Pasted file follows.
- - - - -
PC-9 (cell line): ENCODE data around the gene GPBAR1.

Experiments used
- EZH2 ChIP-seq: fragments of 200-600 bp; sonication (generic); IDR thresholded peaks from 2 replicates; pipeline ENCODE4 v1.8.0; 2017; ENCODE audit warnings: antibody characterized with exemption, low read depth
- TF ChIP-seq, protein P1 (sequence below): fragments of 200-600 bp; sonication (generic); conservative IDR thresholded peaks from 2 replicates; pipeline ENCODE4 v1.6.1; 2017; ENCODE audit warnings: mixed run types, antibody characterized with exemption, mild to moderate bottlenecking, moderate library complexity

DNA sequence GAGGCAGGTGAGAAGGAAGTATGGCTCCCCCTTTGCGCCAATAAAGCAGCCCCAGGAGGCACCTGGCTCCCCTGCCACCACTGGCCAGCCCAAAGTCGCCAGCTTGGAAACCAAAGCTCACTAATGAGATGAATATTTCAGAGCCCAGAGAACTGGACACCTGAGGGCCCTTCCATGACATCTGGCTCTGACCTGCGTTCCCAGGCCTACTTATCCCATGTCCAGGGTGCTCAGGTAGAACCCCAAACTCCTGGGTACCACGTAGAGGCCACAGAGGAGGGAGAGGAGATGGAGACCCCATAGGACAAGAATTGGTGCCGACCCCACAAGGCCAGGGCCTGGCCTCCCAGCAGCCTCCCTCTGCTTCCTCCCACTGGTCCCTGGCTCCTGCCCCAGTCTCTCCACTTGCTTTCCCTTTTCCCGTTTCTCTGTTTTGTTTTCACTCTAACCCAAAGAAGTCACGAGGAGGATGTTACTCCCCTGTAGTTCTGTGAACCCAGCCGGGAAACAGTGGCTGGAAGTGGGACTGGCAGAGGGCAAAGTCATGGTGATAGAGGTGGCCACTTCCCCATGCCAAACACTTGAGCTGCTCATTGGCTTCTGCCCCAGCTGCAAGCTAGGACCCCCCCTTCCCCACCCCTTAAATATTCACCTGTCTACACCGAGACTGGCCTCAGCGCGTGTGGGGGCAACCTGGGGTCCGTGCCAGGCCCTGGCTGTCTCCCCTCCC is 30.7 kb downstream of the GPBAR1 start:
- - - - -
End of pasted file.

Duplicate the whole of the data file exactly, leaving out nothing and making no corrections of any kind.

PC-9 (cell line): ENCODE data around the gene GPBAR1.

Experiments used
- EZH2 ChIP-seq: fragments of 200-600 bp; sonication (generic); IDR thresholded peaks from 2 replicates; pipeline ENCODE4 v1.8.0; 2017; ENCODE audit warnings: antibody characterized with exemption, low read depth
- TF ChIP-seq, protein P1 (sequence below): fragments of 200-600 bp; sonication (generic); conservative IDR thresholded peaks from 2 replicates; pipeline ENCODE4 v1.6.1; 2017; ENCODE audit warnings: mixed run types, antibody characterized with exemption, mild to moderate bottlenecking, moderate library complexity

DNA sequence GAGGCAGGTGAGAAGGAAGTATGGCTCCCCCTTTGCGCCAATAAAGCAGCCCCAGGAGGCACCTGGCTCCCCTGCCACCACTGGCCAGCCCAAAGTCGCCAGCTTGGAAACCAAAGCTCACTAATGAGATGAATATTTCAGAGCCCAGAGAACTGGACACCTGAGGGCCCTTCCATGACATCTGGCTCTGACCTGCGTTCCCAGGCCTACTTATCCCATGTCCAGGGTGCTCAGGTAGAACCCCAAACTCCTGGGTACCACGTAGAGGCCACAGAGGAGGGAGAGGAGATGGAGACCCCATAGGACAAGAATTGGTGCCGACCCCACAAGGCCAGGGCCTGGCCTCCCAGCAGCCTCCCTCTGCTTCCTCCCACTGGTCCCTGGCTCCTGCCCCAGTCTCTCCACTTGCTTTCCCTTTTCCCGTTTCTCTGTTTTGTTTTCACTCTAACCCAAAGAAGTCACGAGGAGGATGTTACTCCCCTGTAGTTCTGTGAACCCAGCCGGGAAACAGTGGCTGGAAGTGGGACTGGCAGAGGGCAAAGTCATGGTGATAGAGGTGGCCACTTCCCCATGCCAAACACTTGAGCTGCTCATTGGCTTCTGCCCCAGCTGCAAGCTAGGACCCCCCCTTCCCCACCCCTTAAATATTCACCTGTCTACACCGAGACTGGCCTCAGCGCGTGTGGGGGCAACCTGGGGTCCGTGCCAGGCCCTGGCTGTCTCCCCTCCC is 30.7 kb downstream of the GPBAR1 start: